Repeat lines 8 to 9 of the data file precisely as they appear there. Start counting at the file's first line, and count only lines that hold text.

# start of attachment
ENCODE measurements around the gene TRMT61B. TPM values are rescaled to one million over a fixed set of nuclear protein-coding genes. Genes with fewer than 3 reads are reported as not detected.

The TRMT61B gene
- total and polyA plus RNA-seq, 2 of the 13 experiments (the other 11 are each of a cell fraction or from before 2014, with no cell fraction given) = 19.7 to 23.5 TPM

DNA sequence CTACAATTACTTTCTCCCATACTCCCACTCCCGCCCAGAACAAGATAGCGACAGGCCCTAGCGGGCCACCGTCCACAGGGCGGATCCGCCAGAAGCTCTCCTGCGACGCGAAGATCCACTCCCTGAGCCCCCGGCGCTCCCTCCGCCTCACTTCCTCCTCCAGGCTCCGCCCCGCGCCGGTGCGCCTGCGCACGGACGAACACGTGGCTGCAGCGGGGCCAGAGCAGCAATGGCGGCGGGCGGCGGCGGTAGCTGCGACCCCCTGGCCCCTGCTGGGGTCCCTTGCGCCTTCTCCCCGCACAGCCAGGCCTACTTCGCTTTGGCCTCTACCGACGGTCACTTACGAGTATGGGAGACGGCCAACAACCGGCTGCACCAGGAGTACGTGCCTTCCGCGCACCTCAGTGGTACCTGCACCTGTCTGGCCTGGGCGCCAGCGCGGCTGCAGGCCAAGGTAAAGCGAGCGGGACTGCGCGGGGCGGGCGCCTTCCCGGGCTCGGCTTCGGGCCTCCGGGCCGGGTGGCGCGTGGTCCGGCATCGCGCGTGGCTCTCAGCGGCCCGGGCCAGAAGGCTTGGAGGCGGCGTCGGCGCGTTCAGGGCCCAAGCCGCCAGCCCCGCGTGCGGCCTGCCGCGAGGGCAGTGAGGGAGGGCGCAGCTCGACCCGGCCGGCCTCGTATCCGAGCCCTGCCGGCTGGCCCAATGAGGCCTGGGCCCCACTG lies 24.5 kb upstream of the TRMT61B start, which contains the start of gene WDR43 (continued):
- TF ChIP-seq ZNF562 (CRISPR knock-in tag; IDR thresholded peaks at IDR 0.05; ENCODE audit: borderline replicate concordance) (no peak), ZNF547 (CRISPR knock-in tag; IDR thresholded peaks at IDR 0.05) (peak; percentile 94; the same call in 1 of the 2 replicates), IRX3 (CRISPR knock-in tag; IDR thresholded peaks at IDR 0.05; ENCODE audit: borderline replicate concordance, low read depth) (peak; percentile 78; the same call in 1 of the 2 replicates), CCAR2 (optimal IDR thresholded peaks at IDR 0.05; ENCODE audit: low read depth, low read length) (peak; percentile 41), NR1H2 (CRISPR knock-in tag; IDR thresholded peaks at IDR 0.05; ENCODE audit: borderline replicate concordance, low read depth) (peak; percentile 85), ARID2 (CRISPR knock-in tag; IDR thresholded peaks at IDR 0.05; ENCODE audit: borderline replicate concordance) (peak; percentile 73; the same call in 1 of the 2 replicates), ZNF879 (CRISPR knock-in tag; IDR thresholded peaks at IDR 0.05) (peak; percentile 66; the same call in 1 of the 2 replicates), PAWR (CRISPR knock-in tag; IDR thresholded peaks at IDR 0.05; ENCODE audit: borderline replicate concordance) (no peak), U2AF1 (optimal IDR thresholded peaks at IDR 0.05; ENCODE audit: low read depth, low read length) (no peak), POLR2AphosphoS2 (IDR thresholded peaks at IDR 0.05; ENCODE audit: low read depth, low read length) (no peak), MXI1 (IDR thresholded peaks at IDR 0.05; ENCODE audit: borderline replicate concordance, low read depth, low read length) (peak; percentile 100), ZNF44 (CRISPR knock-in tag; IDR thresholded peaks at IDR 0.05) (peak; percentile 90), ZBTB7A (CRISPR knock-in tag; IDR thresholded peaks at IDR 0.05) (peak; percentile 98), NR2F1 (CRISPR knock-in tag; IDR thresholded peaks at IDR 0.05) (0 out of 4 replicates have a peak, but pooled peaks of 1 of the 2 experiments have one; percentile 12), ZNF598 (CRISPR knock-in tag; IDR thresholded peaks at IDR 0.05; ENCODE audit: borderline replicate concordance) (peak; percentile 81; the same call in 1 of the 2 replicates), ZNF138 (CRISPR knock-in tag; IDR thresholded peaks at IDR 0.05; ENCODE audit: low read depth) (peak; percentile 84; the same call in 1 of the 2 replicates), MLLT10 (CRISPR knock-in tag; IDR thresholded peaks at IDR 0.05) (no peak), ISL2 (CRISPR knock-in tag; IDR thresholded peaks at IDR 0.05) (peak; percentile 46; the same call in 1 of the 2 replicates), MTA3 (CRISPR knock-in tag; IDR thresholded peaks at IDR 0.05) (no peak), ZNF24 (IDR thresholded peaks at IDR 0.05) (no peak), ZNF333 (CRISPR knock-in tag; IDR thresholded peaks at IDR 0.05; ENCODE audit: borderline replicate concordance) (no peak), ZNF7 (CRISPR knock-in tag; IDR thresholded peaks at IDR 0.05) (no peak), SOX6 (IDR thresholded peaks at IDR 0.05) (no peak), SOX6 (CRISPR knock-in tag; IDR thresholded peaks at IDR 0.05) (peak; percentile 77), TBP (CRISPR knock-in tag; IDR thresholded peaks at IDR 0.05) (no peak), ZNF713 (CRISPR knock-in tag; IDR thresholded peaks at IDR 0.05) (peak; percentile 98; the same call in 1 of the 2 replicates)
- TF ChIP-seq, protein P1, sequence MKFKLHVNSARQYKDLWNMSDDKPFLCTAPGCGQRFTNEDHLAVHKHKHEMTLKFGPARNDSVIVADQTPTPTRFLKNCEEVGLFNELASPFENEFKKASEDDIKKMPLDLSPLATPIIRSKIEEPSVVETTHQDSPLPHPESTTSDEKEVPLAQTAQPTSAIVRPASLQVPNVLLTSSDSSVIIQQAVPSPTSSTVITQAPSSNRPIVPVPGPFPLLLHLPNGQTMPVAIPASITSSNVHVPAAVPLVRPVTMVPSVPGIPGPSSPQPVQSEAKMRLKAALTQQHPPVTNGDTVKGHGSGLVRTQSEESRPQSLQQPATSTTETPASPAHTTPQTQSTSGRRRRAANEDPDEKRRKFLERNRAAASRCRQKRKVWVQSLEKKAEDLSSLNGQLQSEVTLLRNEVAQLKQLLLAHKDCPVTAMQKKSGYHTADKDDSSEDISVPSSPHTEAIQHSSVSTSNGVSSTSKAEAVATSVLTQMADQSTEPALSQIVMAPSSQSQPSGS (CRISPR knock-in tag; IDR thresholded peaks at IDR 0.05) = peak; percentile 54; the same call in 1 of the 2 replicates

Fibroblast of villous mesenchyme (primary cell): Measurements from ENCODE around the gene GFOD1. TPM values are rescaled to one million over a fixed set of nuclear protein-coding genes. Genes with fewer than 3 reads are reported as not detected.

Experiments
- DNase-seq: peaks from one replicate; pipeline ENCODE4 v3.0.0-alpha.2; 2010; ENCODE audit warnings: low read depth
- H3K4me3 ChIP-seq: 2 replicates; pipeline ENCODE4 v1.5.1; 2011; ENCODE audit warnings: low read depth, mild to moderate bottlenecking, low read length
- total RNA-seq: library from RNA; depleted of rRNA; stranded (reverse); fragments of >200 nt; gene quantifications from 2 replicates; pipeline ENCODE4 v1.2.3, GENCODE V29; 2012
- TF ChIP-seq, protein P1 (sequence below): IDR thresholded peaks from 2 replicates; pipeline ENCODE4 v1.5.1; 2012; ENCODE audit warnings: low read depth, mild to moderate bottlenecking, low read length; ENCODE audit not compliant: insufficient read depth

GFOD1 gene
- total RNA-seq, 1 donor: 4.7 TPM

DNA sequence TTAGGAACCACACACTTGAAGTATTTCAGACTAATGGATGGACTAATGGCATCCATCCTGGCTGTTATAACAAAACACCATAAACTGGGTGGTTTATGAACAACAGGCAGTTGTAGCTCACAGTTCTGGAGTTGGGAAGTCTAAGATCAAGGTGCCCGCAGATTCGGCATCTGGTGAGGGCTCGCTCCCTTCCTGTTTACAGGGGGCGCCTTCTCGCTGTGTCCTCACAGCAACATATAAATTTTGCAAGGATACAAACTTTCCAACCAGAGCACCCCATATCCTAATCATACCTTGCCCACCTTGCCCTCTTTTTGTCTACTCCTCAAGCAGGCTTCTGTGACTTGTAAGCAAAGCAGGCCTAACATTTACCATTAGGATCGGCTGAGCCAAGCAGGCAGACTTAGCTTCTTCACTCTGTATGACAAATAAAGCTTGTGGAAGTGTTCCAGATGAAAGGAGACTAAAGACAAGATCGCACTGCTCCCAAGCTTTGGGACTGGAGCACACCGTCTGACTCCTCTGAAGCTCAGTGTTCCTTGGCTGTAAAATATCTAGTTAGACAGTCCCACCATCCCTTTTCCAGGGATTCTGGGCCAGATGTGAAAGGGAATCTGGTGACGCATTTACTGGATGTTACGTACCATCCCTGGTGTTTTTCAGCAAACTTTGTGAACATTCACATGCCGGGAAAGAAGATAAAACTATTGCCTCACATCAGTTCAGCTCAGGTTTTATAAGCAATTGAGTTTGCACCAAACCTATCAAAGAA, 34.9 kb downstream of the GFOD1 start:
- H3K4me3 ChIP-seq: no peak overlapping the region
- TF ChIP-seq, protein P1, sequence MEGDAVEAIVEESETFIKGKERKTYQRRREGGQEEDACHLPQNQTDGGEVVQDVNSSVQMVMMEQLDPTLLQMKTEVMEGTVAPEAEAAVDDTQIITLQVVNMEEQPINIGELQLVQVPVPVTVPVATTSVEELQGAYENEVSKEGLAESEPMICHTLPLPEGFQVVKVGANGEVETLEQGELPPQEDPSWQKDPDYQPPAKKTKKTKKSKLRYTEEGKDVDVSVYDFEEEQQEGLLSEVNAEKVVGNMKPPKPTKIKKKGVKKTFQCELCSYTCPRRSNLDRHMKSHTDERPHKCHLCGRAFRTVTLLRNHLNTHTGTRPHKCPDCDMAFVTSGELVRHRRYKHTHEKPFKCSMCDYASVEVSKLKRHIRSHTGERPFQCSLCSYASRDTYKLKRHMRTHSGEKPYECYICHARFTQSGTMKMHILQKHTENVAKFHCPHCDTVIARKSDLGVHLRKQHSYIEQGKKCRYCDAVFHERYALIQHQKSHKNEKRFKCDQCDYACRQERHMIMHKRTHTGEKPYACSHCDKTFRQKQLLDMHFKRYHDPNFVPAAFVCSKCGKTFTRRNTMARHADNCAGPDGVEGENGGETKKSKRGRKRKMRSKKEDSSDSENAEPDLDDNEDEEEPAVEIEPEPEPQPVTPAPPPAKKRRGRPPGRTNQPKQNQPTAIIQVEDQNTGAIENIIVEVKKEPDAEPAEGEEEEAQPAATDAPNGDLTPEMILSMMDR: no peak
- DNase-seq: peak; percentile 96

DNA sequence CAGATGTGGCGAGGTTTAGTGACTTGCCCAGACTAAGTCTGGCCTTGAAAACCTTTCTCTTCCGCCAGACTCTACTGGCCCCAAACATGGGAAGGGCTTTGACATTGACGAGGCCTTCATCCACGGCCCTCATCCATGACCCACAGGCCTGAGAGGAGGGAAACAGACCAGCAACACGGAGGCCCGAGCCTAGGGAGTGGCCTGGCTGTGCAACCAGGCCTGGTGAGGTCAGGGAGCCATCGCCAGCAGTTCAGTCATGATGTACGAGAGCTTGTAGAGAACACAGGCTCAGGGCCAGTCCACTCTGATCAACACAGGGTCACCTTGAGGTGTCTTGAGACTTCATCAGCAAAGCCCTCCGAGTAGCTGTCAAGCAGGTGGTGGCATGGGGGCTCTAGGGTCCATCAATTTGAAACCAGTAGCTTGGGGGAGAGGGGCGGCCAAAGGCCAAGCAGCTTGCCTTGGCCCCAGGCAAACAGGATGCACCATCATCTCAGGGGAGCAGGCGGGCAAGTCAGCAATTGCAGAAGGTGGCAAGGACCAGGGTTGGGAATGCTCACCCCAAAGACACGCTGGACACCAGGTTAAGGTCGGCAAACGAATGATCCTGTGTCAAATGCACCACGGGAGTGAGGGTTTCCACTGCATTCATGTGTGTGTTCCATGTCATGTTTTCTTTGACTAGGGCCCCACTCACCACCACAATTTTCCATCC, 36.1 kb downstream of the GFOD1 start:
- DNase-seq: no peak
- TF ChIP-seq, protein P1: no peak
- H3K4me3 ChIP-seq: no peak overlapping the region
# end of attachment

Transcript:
Experiments
- DNase-seq: peaks from one replicate; pipeline ENCODE4 v3.0.0-alpha.2; 2010; ENCODE audit warnings: low read depth